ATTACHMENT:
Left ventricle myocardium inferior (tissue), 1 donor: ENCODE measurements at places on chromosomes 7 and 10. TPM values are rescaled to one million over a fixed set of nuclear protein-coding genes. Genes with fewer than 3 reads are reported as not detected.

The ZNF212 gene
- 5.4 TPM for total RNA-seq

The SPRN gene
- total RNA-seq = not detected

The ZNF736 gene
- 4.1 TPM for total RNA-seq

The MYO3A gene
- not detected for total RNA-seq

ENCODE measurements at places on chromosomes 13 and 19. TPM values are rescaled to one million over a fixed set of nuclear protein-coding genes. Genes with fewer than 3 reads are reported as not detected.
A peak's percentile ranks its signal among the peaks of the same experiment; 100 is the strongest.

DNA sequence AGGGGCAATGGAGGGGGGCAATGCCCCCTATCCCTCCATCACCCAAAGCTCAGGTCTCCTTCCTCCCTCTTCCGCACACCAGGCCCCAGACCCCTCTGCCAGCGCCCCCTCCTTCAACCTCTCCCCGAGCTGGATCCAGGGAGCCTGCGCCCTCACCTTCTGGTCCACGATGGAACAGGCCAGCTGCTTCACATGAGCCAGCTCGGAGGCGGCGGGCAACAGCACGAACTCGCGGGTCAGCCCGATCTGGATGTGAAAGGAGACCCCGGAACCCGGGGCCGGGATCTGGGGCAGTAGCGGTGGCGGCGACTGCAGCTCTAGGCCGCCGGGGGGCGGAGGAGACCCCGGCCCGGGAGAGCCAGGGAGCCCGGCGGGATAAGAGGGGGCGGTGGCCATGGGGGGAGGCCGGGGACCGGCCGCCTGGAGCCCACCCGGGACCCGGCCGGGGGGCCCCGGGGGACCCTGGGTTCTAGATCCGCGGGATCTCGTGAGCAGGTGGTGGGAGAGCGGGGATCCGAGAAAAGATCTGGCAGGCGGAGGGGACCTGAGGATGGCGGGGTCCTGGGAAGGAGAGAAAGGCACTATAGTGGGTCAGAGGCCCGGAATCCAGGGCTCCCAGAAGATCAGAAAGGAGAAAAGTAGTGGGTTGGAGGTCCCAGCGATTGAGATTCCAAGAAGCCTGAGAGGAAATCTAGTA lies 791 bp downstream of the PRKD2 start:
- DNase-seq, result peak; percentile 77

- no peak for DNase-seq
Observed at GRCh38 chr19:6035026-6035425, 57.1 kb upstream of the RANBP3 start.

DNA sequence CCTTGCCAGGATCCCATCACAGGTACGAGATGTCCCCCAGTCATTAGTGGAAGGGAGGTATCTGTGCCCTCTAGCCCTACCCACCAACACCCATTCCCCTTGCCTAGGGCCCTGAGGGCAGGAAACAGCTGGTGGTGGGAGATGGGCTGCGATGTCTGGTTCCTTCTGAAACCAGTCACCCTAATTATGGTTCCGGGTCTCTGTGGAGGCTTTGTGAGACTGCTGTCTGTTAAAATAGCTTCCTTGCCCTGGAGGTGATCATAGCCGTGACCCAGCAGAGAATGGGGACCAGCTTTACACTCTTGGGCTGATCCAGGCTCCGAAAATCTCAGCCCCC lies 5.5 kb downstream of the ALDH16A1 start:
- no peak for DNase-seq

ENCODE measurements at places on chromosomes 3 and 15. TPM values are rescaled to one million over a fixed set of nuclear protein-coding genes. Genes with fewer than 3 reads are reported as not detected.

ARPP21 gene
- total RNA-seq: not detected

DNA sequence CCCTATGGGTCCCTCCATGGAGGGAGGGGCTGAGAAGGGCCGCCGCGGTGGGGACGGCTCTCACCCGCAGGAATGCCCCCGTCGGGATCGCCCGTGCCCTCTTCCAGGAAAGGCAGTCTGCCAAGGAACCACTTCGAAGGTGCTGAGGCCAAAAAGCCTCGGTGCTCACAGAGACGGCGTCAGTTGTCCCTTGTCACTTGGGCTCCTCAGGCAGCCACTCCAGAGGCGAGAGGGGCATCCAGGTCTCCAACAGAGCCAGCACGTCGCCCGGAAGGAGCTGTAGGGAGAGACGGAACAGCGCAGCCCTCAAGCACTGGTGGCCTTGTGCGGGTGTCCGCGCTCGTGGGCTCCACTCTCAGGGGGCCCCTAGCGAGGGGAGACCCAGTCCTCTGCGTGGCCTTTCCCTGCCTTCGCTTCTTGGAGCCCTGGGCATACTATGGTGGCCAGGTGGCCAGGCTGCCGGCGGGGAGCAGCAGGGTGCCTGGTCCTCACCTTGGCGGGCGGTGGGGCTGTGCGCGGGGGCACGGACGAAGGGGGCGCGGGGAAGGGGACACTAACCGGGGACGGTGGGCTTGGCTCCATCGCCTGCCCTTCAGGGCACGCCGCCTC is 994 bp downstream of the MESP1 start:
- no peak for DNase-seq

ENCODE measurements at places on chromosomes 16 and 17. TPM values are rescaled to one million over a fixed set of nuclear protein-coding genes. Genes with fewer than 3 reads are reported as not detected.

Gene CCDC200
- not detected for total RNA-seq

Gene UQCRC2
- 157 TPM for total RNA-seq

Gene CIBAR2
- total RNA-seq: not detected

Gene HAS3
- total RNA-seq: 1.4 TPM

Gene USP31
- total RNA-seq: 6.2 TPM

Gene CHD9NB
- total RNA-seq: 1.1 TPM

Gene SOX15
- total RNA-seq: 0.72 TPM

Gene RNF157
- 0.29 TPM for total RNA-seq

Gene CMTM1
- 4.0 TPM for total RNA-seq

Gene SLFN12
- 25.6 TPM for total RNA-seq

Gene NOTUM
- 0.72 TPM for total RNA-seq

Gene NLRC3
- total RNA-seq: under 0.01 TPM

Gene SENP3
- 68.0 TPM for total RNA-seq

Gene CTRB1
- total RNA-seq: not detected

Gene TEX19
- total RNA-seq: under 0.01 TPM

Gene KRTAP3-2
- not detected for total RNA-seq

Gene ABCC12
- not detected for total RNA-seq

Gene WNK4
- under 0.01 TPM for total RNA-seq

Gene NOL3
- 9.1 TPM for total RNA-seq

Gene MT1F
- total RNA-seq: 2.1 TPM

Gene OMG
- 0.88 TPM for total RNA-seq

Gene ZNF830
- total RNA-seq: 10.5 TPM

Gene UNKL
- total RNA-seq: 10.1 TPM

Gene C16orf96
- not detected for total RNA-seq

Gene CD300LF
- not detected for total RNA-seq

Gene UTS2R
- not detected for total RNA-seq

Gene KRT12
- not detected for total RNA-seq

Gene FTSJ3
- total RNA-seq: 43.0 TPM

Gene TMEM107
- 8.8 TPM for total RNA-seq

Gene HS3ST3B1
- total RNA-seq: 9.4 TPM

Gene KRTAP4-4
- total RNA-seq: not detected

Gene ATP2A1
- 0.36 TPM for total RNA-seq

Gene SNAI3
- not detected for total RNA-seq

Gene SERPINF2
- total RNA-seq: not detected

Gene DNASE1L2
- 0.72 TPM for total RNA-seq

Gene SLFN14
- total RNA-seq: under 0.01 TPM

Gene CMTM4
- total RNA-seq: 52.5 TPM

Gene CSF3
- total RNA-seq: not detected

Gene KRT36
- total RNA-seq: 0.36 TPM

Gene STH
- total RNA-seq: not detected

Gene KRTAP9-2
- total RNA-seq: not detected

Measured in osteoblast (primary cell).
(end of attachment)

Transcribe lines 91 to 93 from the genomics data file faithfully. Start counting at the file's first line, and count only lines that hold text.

- total RNA-seq: not detected

Gene DNASE1L2
- 0.72 TPM for total RNA-seq